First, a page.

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Train Seasonal Workers To Keep Them Injury-Free

MEDIA RELEASE
2 December 2008

Train Seasonal Workers To Keep Them Injury-Free, Says Acc

Seasonal workers may only be on staff for a short time, but they’re more prone to injury if not trained properly, ACC is reminding hospitality managers.

Thousands of additional workers are employed in New Zealand’s restaurants and hotels during the busy summer season, and since they usually don’t stay on the job long, they may not be trained to the same degree as a permanent worker.

But Jennifer Woodside, an ACC injury prevention programme manager, said that can make them more susceptible to an injury, especially if they’re fatigued. ``Many seasonal workers are students or people who aren’t used to working full-time. And because the hours in hospitality are long at this time of year, they can end up fatigued.’’

Ms Woodside said that fatigue isn’t just about being tired; it can have a serious impact on all areas of a worker’s life, especially their ability to carry out mental and physical tasks.

``That means they are more at risk of slips, trips or falls, cutting themselves, walking into objects, and developing discomfort, pain and injury conditions – especially with an increased workload. Fatigued staff are also more likely to fall asleep at the wheel.’’ About 13% of all fatal road crashes are believed to have fatigue as a contributory factor.

Ms Woodside said giving workers a proper induction and training period will help them identify the hazards in their new job and learn how to manage their workflow.

``Employers and managers also need to ensure all staff – and particularly new workers – are allocated breaks and are encouraged to use them. Sometimes new staff want to work hard to make a good impression, but that can have a negative effect. No-one wants a fatigued worker who can’t do their job properly and could be a danger to themselves and others. But of course, workers have to help themselves and the only cure for fatigue is sleep,’’ she said.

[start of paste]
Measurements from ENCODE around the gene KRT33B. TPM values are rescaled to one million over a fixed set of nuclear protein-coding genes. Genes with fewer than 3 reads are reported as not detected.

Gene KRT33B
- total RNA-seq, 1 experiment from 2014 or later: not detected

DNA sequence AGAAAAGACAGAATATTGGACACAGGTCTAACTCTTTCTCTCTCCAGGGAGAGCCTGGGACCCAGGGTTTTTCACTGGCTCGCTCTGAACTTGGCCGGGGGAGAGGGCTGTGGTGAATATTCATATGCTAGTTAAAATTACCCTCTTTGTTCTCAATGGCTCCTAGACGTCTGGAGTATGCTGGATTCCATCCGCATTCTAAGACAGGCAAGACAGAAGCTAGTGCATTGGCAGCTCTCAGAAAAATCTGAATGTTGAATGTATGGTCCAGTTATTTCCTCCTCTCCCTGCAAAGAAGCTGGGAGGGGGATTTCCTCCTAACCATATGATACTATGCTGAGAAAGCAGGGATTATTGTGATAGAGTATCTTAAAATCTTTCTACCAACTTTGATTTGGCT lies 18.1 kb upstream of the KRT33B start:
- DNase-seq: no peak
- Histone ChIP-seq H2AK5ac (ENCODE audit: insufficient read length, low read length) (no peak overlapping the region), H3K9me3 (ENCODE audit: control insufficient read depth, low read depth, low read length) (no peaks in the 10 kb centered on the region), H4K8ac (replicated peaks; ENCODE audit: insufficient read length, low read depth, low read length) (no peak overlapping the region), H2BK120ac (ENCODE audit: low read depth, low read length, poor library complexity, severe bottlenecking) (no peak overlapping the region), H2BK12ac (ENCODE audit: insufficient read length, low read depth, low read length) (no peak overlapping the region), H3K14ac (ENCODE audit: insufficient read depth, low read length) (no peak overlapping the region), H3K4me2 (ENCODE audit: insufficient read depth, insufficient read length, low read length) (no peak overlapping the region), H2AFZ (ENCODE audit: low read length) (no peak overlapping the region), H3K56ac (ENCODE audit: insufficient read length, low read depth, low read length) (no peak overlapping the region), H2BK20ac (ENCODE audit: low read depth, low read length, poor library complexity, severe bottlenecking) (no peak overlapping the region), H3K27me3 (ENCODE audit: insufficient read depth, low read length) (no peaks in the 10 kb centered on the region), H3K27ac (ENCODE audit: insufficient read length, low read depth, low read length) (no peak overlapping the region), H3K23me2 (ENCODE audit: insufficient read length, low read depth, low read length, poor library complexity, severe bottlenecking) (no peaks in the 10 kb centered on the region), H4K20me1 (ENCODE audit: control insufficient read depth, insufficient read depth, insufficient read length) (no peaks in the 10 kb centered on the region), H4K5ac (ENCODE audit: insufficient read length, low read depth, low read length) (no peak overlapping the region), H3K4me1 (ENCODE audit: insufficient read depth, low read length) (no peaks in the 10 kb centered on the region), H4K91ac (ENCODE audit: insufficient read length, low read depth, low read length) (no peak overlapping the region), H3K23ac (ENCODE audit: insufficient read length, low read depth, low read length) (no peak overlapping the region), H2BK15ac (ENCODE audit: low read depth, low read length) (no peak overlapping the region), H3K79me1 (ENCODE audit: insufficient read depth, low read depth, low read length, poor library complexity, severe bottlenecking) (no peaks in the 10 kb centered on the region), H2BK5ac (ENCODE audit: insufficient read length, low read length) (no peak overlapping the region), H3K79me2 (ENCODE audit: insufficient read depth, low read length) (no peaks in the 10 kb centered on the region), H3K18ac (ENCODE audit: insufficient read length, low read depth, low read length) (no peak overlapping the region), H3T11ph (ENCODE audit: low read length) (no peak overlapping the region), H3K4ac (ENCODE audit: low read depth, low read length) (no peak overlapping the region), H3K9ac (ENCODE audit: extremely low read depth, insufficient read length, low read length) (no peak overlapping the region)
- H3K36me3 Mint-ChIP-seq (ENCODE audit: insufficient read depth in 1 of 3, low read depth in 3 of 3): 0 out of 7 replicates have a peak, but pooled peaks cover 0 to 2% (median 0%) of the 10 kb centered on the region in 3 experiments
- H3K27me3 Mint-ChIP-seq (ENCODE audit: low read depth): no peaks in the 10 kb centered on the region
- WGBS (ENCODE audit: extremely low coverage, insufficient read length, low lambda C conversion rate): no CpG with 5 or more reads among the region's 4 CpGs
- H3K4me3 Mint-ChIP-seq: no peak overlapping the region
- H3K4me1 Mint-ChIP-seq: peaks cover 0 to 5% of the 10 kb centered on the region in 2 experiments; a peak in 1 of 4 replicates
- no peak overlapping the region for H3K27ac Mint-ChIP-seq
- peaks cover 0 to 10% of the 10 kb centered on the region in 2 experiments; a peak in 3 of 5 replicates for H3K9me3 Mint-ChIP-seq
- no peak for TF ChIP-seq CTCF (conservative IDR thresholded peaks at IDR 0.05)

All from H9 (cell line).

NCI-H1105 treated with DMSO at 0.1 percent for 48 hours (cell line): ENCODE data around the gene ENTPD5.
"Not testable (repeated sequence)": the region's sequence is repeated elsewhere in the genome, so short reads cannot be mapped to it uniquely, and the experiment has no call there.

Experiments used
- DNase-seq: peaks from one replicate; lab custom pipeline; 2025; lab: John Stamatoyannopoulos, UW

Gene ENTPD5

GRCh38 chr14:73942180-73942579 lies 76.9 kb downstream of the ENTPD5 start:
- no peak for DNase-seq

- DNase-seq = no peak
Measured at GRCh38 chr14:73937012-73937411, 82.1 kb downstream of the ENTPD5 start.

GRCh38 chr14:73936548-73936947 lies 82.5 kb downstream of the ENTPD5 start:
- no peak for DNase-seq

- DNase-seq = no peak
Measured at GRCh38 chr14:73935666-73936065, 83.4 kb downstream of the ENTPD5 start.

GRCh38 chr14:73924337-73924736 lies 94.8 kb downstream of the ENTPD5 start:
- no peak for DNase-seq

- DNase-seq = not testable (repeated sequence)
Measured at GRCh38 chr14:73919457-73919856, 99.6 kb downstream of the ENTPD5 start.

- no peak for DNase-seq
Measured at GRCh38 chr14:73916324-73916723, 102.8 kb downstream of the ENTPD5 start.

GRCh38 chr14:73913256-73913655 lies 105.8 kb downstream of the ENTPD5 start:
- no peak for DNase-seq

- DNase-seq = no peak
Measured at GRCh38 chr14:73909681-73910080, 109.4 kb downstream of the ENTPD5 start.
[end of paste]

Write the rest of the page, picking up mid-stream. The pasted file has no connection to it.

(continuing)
``Also, being the festive season, sometimes there’s a need to manage alcohol in the workplace, and the effects of working the day after the night before. Alcohol and other drugs put workers – and their co-workers – in serious danger, so employers need to be alert to that too.’’

ACC has recently released guidelines to help employers deal with this issue and build a robust Health and Safety policy around it. ‘Alcohol and other Drugs in the Workplace – An Employers’ Guide’ is available online at www.acc.co.nz/publications or by phoning 0800 844 657 and quoting ACC4460.

ACC also has information on training new staff in the hospitality industry. Go to www.acc.co.nz/hospitality for free resources. They can also be ordered at www.acc.co.nz/publications.

ENDS

© Scoop Media

 
 
 
 
 
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